The Ambitious pig wins when two others turn into extremely coward and risky pigs as can be seen in the first scenario in which Ambitious wins 65% of the times (31% for Coward and 4% for Risky). Ambitious pig also wins when two others get closer and hit the die a small number of times (2 rolls the Coward and 4 rolls the Risky). In this scenario the Ambitious wins 58% of times (5% for Coward and 37% for Risky). By the way, these two scenarios sound very unreal.

Being ambitious seems to be dangerous but works well when you play against a crazy and a chicken or against very conservative players.

From my point of view, this is a good example to experiment with simulations, game strategies and xkcd style graphics.

The code:

#Number of hits for Coward
#Number of hits for Risky
game=data.frame(ROUND=0, part.p1=0, part.p2=0, part.p3=0, Coward=0, Risky=0, Ambitious=0)
while(max(game$Coward)<100 & max(game$Risky)<100 & max(game$Ambitious)<100)
#Coward Little Pig
p1=sample(1:6,sample(CowardLower:CowardUpper,1), replace=TRUE)
#Risky Little Pig
p2=sample(1:6,sample(RiskyLower:RiskyUpper,1), replace=TRUE)
#Ambitious Little Pig
repeat {
if (p3==1|s3>max(s1,s2)) break
panel.background = element_rect(fill="darkolivegreen1"),
panel.border = element_rect(colour="black", fill=NA),
axis.line = element_line(size = 0.5, colour = "black"),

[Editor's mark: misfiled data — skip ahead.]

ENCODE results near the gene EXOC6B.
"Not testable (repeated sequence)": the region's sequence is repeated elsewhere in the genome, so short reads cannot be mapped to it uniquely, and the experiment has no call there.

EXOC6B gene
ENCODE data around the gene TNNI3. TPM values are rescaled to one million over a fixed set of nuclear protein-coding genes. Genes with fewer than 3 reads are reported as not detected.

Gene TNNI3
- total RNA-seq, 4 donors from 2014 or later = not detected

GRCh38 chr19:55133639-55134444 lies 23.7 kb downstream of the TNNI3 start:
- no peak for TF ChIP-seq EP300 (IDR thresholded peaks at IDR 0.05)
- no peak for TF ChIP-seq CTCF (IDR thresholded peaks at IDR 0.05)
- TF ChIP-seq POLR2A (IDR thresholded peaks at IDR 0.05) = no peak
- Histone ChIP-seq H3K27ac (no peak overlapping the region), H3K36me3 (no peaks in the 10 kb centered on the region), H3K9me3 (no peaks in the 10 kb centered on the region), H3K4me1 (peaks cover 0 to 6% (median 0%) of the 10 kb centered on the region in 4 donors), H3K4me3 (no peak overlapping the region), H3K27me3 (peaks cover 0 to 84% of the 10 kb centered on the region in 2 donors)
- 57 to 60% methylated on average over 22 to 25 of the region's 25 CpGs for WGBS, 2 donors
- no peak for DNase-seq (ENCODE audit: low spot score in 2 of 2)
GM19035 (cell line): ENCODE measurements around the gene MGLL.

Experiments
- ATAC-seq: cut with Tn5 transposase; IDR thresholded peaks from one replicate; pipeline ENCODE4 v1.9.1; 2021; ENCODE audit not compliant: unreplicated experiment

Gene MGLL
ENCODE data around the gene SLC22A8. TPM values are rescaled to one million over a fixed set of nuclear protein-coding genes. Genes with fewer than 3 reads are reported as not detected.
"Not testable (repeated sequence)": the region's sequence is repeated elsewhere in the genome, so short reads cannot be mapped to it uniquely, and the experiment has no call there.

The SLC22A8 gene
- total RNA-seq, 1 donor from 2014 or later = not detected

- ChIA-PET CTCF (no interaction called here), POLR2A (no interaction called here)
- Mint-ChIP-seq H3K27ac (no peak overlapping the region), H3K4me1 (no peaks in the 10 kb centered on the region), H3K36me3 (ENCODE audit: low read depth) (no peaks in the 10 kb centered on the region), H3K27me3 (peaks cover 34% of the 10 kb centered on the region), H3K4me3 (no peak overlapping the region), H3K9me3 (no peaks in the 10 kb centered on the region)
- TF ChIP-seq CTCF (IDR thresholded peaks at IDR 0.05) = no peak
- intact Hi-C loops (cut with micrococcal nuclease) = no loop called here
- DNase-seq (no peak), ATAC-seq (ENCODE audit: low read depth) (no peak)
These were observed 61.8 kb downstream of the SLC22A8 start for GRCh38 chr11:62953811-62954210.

axis.ticks = element_line(colour="black"),
panel.grid.major = element_line(colour="white", linetype = 1),
panel.grid.minor = element_blank(),
axis.text.y = element_text(colour="black"),
axis.text.x = element_text(colour="black"),
text = element_text(size=25, family="xkcd"),
legend.key = element_blank(),
legend.position = c(.2,.75),
legend.background = element_blank(),
plot.title = element_text(size = 50)
ggplot(game, mapping=aes(x=game$ROUND, y=game$Coward)) +
geom_line(color="red", size=1.5) +
geom_line(aes(x=game$ROUND, y=game$Risky), color="blue", size=1.5) +
geom_line(aes(x=game$ROUND, y=game$Ambitious), color="green4", size=1.5) +
geom_point(aes(x=game$ROUND, y=game$Coward, colour="c1"), size=5.5) +
geom_point(aes(x=game$ROUND, y=game$Risky, colour="c2"), size=5.5) +
geom_point(aes(x=game$ROUND, y=game$Ambitious, colour="c3"), size=5.5) +
xlab("ROUND") + ylab("SCORING") +
geom_text(aes(max(game$ROUND), max(max(game$Coward, game$Risky, game$Ambitious)), hjust=1.2, family="xkcd", label="WINNER!"), size=10)+
geom_hline(yintercept=100, linetype=2, size=1)+
scale_y_continuous(breaks=seq(0, max(max(game$Coward, game$Risky, game$Ambitious))+10, 10))+
scale_x_continuous(breaks=seq(0, max(game$ROUND), 1))+
labels = c(paste("Coward: ", CowardLower, "-", CowardUpper, " hits", sep = ""), paste("Risky: ", RiskyLower, "-", RiskyUpper, " hits", sep = ""), "Ambitious"),
breaks = c("c1", "c2", "c3"),
values = c("red", "blue", "green4"))+ opts

8 thoughts on “The Three Little Pigs

    1. Yes, maybe I don’t need to do it. I was thinking in doing graphs again with some improvements. I will take into account you comment. Thank you very much!

  1. I can see some interesting variations on this. Mix it with one of those group-psych tests: suppose when you roll your first “1” you can choose either to get zero or to share some N% (N large enough that you get less than they do) of your score with all other players, AND keep rolling? I wonder if there’s an optimal value of N that makes this variation interesting.